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Perth tipped to be economic hotspot

2016_01_09 Perth City N ButlerPerth is likely to be one of the world’s economic hotspots over the next 10 years and beyond — as long as it survives the financial “wrenching” caused by the end of the mining boom.

An Oxford Economics report shows Perth will do more to boost global GDP than either Sydney or Melbourne over the next 14 years.

It found Perth could be one of the 50 biggest urban contributors to growth, adding the best part of $241 billion to global economic activity.

It would be in the same group of major economic players as New York, Shanghai, Beijing, Los Angeles, London and Shenzhen.

Cities such as Perth will be the globe’s economic drivers over coming years, helped by a 410 million increase in the number of people living in them by 2030.

The world’s 750 biggest cities will account for 61 per cent of global GDP, up from 57 per cent now.

Oxford Economics warns there is one substantial threat to Perth’s economic future.

According to the report’s authors, Perth is like cities such as Calgary in Canada, Kuwait City and Lagos in Nigeria, which are heavily dependent on the income raised from natural resources.

While the resources might be mined thousands of kilometres away, the financial gain flowed through the cities.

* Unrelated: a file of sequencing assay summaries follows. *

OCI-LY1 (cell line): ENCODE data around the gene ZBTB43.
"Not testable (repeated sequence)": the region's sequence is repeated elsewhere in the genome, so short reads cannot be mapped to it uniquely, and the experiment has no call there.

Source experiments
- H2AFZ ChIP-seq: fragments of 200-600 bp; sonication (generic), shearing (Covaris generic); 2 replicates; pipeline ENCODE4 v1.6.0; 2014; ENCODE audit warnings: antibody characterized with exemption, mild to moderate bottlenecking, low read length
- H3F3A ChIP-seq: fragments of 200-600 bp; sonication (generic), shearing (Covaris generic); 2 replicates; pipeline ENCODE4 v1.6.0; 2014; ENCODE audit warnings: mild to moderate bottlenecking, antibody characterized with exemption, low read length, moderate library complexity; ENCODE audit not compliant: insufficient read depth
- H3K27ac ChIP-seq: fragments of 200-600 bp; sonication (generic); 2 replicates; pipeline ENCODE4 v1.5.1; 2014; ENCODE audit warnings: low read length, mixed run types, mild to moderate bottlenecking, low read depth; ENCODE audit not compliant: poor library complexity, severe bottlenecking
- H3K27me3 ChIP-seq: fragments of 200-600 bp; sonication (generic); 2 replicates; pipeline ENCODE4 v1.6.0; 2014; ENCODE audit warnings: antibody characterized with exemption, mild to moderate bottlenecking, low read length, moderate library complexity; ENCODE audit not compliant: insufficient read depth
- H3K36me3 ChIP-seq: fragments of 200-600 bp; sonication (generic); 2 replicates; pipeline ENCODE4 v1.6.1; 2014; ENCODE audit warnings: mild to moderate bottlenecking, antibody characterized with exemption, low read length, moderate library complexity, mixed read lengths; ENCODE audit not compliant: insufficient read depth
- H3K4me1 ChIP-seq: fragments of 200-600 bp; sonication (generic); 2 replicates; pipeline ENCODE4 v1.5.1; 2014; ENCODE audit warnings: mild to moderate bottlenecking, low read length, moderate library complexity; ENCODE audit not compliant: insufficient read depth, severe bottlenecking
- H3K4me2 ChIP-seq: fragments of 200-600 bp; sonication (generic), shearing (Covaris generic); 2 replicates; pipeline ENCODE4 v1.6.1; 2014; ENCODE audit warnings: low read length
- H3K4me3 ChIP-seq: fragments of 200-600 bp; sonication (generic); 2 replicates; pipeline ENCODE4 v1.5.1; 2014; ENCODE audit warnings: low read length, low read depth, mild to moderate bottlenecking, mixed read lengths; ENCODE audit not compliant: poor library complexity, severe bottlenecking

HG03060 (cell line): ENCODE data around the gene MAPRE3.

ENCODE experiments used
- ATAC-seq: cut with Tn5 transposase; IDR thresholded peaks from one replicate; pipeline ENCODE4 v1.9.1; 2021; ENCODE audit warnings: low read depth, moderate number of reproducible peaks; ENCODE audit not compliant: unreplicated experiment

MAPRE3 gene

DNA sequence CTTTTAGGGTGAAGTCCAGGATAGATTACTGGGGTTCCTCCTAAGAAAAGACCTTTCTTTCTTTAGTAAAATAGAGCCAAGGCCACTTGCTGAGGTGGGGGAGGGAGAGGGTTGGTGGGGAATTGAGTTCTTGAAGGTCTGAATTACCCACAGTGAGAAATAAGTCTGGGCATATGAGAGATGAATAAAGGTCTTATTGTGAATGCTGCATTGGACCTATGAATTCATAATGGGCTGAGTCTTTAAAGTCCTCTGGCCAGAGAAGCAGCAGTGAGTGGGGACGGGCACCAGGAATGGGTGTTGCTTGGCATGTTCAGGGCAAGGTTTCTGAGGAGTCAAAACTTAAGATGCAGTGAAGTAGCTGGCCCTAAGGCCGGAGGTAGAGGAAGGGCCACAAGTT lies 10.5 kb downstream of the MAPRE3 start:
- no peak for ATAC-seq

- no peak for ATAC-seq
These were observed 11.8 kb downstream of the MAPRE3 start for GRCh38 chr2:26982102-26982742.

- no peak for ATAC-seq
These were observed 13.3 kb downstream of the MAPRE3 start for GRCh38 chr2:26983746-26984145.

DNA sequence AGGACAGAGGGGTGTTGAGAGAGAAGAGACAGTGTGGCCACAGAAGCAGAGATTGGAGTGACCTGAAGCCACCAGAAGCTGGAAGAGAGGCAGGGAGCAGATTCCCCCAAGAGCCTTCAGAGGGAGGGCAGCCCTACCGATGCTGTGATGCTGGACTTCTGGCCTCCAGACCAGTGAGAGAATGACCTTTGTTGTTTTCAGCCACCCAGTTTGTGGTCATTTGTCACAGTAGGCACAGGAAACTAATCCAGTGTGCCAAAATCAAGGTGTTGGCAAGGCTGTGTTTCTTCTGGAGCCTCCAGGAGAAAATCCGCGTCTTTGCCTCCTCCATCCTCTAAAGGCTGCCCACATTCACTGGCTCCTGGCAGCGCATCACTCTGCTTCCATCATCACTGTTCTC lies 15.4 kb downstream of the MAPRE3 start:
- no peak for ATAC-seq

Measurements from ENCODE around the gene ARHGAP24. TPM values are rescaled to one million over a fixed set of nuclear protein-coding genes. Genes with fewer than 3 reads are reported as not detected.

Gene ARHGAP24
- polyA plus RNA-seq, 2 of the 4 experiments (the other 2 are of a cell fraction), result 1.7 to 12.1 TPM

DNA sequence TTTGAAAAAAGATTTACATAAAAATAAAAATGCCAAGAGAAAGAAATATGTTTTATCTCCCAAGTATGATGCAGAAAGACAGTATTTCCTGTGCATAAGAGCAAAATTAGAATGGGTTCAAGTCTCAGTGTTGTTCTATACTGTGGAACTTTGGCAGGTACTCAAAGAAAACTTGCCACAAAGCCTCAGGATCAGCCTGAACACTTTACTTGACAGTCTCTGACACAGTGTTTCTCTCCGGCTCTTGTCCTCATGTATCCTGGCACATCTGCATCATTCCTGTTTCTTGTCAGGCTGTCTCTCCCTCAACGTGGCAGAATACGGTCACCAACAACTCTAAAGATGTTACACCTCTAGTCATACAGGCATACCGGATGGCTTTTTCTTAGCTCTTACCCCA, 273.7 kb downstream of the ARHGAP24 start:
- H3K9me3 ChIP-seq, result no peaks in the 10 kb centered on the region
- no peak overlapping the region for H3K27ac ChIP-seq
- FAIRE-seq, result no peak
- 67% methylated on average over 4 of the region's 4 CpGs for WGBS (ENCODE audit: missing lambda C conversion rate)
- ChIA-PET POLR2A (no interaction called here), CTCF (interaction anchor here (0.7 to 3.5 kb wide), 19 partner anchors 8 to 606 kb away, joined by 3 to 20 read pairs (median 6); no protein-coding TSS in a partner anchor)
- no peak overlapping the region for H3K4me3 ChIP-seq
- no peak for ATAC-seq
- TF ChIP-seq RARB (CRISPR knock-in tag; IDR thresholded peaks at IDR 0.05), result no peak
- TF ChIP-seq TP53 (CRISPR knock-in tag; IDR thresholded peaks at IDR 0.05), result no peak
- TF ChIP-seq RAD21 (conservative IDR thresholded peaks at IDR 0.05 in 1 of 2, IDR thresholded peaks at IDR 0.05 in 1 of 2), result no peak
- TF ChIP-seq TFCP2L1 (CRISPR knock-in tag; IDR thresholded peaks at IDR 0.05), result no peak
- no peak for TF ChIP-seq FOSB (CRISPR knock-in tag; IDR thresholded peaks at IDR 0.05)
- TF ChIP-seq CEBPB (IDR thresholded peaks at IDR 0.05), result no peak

“The challenge for these cities is to try to sustain industrial and export diversity if they are to avoid wrenching social and economic change when resources run dry or global commodity prices fall,” it said.

Figures from the Australian Bureau of Statistics confirm the rest of the country is now becoming more attractive for West Australians.

In the three months to June 30, 726 people left WA for another State or Territory, the biggest quarterly exodus since late 2002.

Over the past 12 months almost 2000 people have left WA as interstate migrants. As recently as the March quarter of 2012 movement was in the other direction with a record 3395 shifting to WA.

There has also been a sharp drop in the number of international migrants moving to WA. Net international migration dropped to 2123 in the June quarter, the smallest number since mid-2004.

Article by: Shane Wright, Economics Editor
Source: The West 4 January 2016